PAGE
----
A Transition Plan at the BSEA

We recently learned that one of the BSEA’s most experienced hearing officers, William Crane, will be retiring within a short few months (June 26, 2014). The BSEA is soliciting applications for the position.  We can only hope that applicants will bring a combination of experience, knowledge of the field, intellect and compassion comparable to those qualities that have characterized Bill’s work at the position.

Bill has been one of the most prolific, thoughtful, and eloquent adjudicators at the BSEA since he moved from the Department of Mental Health’s general counsel office to the BSEA in 1999. His decisions are typically lengthy – not for lack of a surgical editorial hand, but because he strives not just to rule but also to educate in his work as a hearing officer. When I work with parent consultant trainees at the Federation for Children with Special Needs or attorneys learning about the practice of special education law, I often suggest that one of the best routes into understanding the nuances and complexities of the field is to read decisions written by Bill Crane and to study his interpretations and applications of law. While we have not always agreed with his rulings and orders, his decisions are always extraordinarily thorough, well-reasoned and grounded in a scrupulous analysis of the language of state and federal law and the intent and purposes behind those provisions. He has also brought to his work a depth of understanding of the variety of learning and emotional challenges that undermine students in their personal and academic growth. His decisions, moreover, no matter the outcome, are always marked by his compassion for the children, families and professionals struggling to address those challenges.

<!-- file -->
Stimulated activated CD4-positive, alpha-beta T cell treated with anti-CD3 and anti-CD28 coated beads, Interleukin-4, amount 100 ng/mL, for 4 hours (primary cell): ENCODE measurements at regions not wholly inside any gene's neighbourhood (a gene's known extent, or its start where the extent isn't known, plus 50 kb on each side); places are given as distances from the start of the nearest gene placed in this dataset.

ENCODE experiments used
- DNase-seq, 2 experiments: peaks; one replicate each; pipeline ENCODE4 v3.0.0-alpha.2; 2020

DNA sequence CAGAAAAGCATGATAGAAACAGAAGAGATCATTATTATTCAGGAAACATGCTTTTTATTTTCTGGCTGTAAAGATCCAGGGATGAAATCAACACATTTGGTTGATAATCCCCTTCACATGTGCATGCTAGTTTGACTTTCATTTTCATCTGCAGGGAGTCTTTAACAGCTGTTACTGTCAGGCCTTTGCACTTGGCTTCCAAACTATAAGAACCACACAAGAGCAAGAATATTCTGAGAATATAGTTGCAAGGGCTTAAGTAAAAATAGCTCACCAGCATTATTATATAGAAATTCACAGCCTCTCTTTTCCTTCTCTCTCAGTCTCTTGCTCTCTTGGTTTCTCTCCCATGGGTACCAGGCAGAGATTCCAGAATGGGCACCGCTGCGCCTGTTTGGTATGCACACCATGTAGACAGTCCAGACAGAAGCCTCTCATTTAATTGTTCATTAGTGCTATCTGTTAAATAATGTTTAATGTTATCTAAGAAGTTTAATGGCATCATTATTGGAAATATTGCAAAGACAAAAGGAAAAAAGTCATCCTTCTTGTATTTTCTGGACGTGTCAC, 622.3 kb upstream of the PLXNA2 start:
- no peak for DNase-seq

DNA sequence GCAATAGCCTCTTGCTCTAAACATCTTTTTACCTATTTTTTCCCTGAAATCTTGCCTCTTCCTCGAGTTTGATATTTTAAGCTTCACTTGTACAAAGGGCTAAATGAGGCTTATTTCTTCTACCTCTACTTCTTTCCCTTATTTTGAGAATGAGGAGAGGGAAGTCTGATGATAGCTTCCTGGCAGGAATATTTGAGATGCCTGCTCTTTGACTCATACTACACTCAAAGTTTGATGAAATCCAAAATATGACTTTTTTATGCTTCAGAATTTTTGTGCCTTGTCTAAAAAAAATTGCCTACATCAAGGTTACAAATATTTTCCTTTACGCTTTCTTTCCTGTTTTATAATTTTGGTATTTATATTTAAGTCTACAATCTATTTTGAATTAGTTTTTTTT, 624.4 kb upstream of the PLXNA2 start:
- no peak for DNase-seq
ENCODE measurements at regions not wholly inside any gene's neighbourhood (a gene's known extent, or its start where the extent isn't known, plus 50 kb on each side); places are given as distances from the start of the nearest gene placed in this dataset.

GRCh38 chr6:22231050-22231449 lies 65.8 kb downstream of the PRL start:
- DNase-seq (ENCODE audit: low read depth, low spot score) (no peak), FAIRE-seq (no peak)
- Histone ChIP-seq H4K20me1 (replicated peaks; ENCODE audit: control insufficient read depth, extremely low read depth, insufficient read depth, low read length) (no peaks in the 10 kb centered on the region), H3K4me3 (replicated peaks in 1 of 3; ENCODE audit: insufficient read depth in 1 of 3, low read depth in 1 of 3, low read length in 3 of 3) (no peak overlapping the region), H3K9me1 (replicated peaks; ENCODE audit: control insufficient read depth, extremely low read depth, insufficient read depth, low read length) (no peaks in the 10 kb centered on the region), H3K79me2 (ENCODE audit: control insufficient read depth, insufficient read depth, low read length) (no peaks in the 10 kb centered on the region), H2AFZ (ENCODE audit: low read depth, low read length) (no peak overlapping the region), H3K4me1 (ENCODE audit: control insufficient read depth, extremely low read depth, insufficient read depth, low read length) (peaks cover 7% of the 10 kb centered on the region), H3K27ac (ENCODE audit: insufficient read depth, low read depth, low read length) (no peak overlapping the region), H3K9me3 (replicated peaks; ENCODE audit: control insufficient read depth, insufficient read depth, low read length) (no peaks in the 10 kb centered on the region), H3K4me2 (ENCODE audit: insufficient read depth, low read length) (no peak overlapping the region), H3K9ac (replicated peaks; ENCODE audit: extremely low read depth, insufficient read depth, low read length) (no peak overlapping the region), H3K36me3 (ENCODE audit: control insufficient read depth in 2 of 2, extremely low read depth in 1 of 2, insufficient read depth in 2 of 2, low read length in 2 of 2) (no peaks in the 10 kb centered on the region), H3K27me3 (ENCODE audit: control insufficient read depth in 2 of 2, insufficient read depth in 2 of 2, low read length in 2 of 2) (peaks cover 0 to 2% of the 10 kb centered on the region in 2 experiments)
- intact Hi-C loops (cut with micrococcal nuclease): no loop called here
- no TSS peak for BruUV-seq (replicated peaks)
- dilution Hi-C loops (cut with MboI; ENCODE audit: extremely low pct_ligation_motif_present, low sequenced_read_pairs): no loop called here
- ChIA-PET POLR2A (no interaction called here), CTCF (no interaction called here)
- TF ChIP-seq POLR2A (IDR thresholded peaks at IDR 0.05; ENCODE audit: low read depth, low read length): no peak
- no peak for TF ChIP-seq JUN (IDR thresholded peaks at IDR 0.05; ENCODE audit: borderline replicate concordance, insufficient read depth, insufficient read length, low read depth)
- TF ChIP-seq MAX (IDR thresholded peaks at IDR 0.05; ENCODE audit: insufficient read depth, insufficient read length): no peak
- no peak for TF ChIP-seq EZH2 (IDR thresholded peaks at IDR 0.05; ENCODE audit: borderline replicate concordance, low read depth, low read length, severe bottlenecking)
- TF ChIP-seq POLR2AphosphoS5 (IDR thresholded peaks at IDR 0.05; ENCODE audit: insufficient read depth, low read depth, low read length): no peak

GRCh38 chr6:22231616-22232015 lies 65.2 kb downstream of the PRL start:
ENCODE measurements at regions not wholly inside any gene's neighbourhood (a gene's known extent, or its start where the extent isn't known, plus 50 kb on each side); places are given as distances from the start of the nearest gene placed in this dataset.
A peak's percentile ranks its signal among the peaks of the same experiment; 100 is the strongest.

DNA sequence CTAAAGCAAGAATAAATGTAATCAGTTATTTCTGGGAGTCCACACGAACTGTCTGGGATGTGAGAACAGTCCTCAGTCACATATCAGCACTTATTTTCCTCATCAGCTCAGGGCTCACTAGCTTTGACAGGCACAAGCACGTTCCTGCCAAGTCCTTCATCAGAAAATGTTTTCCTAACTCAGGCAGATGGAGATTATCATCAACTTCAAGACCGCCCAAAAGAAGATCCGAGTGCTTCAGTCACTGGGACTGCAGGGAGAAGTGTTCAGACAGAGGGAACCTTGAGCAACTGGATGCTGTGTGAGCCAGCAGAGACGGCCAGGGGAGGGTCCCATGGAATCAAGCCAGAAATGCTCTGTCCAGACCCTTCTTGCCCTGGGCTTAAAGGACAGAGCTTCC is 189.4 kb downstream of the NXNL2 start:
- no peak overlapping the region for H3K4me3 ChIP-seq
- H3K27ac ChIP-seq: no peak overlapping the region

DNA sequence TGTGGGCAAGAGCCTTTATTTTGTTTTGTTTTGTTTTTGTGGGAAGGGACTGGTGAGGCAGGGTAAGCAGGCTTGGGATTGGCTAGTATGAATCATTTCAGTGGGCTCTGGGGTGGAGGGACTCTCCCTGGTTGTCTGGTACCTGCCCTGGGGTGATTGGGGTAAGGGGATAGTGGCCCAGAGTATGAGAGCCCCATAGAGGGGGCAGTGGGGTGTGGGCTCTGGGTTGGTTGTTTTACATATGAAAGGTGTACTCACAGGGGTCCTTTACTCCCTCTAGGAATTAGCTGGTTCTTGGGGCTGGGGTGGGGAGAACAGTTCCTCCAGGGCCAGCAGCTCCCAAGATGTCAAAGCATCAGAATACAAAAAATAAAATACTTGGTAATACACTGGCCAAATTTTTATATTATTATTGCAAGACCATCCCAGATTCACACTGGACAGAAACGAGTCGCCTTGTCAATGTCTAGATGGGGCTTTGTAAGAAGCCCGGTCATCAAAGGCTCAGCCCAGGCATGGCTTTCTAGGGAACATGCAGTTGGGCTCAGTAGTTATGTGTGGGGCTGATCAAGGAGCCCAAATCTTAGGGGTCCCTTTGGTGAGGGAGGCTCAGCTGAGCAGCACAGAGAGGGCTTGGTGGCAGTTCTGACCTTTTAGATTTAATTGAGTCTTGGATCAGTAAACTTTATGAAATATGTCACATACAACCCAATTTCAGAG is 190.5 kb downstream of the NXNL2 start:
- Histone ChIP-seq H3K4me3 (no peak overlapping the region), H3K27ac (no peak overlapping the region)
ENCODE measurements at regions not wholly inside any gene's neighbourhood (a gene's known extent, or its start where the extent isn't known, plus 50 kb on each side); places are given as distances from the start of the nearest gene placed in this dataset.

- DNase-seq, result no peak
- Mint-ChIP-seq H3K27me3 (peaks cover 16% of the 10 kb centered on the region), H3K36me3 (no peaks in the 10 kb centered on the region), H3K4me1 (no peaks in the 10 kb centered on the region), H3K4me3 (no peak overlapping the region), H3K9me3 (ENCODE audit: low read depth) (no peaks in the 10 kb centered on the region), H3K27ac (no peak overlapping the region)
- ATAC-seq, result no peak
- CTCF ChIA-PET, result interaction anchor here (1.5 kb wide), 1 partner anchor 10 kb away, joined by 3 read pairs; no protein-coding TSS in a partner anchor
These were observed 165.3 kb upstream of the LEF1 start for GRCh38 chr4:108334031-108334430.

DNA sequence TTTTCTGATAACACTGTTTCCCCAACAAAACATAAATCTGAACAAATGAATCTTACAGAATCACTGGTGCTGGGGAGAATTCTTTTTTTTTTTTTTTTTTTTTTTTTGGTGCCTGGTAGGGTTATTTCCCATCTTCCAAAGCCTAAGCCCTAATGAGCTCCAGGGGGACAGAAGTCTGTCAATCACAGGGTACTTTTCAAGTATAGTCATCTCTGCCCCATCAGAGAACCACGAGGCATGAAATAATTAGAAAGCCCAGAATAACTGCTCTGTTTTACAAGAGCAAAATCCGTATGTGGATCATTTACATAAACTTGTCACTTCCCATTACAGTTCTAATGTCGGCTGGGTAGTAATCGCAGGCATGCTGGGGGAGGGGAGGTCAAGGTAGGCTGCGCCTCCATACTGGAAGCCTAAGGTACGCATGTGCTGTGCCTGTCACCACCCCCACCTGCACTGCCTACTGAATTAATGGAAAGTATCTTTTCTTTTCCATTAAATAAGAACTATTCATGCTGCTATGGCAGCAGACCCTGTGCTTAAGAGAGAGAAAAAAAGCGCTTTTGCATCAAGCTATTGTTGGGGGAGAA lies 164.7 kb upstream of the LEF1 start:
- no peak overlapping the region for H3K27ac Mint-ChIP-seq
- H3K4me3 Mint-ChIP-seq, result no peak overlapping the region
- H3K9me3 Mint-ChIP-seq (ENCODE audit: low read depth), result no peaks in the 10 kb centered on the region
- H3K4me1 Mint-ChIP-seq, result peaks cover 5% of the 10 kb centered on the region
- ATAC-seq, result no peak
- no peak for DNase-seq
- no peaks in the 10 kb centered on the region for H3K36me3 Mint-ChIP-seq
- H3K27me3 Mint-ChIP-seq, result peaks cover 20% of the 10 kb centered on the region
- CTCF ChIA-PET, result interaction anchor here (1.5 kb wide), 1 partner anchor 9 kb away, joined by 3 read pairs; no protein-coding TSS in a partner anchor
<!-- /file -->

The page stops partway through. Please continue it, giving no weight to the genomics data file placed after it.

Even in the most adversarial and hostile moments that arise between parties or their counsel in the course of litigation, Bill has invariably conducted proceedings with an obvious deep respect and patience for all participants. He has maintained a calm and courteous environment for the airing of the most fractious of disputes, and by doing so has ensured that as complete a record as possible will be developed on which he can ultimately base his decisions.

We expect that practitioners on both sides of BSEA disputes will greatly miss this consummate professional.

Robert Crabtree is a partner in the Special Education & Disability Rights practice group at Kotin, Crabtree & Strong, LLP in Boston, Massachusetts.

3 thoughts on “A Transition Plan at the BSEA

  1. I had the pleasure of working with Bob when Bill received one of his first BSEA
    assignments to my daughter’s case. He made it clear to all in the room that discourse would be nothing less than respectful. I have followed his decisions over the years. He is a class act and his wisdom will be greatly missed.

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